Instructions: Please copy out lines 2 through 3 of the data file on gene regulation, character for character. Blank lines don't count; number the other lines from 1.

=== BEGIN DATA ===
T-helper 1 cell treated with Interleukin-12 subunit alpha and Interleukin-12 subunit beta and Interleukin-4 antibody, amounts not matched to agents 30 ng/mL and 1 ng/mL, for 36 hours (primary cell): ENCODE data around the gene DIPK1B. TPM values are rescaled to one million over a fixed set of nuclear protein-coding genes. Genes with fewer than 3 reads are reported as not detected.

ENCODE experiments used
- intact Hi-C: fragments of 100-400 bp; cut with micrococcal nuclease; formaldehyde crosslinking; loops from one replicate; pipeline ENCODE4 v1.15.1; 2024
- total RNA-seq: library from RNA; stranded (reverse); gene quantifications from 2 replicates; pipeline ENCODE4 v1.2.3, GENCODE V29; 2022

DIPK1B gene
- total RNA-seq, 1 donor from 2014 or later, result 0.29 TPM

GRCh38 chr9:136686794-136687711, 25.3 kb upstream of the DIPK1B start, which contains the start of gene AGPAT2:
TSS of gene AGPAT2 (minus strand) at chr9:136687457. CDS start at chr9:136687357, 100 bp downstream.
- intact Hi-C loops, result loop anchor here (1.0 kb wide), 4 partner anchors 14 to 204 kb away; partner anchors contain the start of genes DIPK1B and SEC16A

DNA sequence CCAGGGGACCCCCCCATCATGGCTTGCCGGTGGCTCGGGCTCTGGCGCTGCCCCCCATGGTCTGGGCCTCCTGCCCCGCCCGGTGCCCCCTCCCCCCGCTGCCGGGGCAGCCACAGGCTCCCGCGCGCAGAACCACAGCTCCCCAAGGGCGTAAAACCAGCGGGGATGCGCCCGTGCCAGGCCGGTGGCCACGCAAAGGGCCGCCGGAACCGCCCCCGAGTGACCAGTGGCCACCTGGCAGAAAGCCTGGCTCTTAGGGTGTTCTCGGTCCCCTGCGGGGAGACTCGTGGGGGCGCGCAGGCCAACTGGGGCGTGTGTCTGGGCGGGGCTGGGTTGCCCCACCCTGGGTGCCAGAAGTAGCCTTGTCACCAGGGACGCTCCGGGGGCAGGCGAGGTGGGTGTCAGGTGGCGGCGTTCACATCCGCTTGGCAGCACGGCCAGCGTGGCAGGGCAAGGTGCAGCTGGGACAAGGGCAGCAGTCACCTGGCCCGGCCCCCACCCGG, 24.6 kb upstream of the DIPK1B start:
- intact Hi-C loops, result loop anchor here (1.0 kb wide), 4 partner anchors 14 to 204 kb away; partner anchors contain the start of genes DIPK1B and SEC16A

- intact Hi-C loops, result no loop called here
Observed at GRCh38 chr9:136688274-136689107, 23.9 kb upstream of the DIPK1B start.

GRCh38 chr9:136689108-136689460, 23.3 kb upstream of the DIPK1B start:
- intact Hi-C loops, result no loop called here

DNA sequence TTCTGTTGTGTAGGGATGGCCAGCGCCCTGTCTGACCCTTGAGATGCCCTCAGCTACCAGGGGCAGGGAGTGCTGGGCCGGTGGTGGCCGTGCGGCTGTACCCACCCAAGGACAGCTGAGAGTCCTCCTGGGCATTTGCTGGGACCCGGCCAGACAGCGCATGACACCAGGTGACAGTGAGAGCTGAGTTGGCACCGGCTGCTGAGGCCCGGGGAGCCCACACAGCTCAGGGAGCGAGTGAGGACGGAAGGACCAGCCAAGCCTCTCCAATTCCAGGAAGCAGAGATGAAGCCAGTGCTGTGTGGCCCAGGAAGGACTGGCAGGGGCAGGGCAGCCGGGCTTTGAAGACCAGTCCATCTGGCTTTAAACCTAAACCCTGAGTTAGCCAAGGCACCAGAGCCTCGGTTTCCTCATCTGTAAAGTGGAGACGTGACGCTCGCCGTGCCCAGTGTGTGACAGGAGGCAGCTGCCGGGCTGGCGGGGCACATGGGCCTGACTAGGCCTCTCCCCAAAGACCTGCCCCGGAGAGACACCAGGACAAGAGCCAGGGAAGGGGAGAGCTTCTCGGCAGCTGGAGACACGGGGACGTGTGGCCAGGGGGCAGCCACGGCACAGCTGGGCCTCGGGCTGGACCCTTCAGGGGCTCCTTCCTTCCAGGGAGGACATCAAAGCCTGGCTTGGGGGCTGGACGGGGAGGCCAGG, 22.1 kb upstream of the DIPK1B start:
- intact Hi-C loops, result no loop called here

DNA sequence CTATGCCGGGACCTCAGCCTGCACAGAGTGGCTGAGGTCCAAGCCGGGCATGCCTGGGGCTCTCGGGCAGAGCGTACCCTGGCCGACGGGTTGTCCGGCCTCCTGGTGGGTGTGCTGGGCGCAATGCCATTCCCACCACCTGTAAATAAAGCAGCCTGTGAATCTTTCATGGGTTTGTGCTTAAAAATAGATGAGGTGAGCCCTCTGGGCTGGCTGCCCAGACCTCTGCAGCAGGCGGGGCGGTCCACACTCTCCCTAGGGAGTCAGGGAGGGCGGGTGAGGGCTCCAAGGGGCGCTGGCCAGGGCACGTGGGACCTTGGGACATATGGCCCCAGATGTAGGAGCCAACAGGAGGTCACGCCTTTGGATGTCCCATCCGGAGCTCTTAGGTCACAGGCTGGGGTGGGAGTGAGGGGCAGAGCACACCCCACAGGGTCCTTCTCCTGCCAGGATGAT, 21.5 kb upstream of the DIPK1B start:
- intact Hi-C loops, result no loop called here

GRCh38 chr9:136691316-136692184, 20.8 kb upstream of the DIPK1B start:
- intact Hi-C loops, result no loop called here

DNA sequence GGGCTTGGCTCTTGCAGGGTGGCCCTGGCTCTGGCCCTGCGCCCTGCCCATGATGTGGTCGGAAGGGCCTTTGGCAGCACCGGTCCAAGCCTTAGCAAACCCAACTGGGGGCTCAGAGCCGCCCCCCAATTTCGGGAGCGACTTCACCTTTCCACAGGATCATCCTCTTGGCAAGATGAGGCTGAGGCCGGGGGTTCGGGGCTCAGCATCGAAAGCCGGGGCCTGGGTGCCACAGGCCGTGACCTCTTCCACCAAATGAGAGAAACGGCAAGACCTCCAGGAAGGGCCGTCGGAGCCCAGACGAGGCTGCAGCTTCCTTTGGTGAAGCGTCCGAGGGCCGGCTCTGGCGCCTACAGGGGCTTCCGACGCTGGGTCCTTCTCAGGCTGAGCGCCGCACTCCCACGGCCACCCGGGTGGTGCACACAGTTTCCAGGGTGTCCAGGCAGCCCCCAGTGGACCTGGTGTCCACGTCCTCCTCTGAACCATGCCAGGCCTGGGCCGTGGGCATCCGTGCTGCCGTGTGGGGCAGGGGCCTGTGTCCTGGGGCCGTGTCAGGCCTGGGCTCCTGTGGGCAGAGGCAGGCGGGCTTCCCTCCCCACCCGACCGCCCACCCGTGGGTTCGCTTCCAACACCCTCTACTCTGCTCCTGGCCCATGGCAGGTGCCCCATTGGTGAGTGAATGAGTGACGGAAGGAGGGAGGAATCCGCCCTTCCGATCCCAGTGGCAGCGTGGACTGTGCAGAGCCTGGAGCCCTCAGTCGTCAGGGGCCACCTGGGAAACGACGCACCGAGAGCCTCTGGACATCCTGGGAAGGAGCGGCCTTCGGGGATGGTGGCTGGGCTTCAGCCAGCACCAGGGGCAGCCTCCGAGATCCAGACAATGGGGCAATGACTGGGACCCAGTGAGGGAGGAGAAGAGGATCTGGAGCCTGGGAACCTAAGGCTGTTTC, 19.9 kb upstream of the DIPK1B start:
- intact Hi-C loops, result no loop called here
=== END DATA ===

ENCODE experiments used
- intact Hi-C: fragments of 100-400 bp; cut with micrococcal nuclease; formaldehyde crosslinking; loops from one replicate; pipeline ENCODE4 v1.15.1; 2024